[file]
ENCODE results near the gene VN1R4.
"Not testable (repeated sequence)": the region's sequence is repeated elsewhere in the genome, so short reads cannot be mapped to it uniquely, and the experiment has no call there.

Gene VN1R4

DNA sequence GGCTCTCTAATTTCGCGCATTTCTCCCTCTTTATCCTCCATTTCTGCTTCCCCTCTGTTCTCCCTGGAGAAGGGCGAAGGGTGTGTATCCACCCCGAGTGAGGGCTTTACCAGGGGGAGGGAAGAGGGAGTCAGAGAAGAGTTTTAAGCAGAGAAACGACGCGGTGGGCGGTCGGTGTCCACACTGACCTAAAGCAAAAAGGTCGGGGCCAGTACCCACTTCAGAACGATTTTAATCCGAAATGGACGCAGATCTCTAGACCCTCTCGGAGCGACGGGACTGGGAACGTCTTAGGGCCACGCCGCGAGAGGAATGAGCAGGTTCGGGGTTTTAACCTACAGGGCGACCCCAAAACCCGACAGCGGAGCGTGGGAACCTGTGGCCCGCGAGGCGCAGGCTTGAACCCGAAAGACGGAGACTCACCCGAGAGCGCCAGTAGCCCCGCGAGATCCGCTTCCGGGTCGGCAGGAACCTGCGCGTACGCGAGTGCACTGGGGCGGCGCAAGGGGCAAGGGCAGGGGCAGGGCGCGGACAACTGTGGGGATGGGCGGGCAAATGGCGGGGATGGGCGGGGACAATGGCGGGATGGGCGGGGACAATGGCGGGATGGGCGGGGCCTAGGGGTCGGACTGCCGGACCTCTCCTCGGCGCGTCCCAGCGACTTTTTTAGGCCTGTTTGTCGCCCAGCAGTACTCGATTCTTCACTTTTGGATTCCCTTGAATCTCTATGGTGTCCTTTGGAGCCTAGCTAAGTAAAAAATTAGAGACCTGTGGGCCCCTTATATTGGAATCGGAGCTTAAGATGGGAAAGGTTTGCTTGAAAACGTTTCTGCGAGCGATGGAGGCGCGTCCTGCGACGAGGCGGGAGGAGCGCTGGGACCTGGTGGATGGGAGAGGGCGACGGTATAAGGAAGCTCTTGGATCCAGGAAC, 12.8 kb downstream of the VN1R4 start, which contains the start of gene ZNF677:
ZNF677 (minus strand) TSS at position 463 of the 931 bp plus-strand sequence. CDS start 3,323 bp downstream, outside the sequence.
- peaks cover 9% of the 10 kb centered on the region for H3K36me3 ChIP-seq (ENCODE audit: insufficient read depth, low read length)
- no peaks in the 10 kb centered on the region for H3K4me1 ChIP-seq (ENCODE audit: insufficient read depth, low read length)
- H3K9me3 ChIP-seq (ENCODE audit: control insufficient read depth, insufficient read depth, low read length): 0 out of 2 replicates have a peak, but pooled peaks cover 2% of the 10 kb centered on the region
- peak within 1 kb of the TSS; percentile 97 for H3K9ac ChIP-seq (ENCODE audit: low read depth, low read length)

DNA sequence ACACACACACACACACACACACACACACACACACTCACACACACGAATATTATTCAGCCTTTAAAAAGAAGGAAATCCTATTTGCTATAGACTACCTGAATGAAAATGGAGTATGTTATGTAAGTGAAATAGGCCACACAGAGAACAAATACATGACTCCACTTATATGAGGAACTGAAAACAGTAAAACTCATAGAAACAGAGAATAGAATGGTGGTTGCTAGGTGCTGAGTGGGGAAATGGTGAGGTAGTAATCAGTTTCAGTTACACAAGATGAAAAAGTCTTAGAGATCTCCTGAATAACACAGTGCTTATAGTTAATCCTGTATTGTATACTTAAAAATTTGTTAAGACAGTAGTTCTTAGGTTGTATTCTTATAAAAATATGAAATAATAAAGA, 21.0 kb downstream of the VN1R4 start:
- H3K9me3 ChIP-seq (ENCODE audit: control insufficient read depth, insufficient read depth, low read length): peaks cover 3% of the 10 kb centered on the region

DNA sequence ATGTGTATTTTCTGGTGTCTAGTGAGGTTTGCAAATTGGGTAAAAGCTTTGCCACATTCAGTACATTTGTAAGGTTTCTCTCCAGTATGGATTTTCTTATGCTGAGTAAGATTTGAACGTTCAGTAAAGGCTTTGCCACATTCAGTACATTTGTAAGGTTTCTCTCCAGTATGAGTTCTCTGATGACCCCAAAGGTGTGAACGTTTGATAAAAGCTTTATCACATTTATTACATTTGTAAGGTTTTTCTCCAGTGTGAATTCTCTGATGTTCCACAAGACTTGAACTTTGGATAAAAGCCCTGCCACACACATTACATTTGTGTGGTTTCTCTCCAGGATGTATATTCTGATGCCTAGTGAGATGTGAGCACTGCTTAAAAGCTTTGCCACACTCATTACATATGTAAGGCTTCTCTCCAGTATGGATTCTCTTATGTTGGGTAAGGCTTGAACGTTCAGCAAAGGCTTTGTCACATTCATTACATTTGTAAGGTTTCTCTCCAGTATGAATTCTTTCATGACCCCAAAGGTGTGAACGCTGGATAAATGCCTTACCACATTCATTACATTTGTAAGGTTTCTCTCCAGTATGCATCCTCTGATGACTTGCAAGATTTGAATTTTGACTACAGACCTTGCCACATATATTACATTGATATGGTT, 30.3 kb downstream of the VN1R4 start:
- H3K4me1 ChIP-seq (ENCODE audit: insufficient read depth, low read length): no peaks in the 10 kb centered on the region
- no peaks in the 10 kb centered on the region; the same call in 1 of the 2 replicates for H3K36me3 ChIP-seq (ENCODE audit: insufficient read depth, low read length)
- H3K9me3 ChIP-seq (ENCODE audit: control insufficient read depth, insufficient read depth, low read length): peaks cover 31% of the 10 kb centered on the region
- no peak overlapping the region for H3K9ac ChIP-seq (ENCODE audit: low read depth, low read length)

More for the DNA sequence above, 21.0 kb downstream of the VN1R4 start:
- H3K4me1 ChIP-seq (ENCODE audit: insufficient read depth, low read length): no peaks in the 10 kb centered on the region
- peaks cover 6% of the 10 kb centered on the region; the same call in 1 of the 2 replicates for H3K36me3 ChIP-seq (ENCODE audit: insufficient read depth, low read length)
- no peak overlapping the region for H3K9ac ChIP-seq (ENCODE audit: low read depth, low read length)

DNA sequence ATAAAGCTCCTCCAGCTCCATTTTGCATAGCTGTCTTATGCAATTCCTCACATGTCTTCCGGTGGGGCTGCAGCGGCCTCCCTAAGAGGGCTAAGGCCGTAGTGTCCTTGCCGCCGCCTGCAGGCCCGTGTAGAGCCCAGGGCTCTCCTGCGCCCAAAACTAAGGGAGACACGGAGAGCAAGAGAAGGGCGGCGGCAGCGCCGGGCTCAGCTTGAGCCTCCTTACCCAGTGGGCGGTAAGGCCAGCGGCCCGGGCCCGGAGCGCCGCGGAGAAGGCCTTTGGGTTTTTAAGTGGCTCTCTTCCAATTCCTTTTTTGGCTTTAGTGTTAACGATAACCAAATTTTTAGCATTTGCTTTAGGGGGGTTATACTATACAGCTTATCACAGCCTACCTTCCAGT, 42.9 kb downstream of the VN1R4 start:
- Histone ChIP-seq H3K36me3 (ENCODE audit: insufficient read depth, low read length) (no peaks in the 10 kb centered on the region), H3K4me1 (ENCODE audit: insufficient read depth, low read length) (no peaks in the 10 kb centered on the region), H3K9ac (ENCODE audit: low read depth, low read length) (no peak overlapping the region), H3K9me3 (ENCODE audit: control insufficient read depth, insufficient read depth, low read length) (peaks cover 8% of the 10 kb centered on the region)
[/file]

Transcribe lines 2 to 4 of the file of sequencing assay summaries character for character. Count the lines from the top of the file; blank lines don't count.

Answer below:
"Not testable (repeated sequence)": the region's sequence is repeated elsewhere in the genome, so short reads cannot be mapped to it uniquely, and the experiment has no call there.

Gene VN1R4

DNA sequence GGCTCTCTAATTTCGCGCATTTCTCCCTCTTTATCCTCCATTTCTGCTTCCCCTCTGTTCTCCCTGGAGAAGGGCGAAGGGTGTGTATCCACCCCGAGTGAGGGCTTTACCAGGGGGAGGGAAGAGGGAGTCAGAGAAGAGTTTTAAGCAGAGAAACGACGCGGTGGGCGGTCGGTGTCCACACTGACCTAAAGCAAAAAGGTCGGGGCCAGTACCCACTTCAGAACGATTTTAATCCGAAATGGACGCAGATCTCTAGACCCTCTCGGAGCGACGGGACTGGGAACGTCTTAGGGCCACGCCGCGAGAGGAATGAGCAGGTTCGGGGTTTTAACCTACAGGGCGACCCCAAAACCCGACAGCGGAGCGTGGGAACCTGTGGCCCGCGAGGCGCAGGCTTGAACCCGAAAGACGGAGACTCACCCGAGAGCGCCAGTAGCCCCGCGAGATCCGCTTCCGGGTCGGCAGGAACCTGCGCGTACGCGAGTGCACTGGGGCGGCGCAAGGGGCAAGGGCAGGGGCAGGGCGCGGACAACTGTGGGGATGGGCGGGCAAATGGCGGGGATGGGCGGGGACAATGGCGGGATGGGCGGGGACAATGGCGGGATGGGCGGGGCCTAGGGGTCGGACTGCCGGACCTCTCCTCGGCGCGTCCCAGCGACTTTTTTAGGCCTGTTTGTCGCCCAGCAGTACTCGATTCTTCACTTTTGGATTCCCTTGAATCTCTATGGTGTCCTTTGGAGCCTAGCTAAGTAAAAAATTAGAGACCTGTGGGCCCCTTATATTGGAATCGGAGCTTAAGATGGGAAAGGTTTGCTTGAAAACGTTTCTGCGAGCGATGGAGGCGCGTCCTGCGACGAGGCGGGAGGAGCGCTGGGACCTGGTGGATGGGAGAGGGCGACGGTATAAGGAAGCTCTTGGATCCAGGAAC, 12.8 kb downstream of the VN1R4 start, which contains the start of gene ZNF677: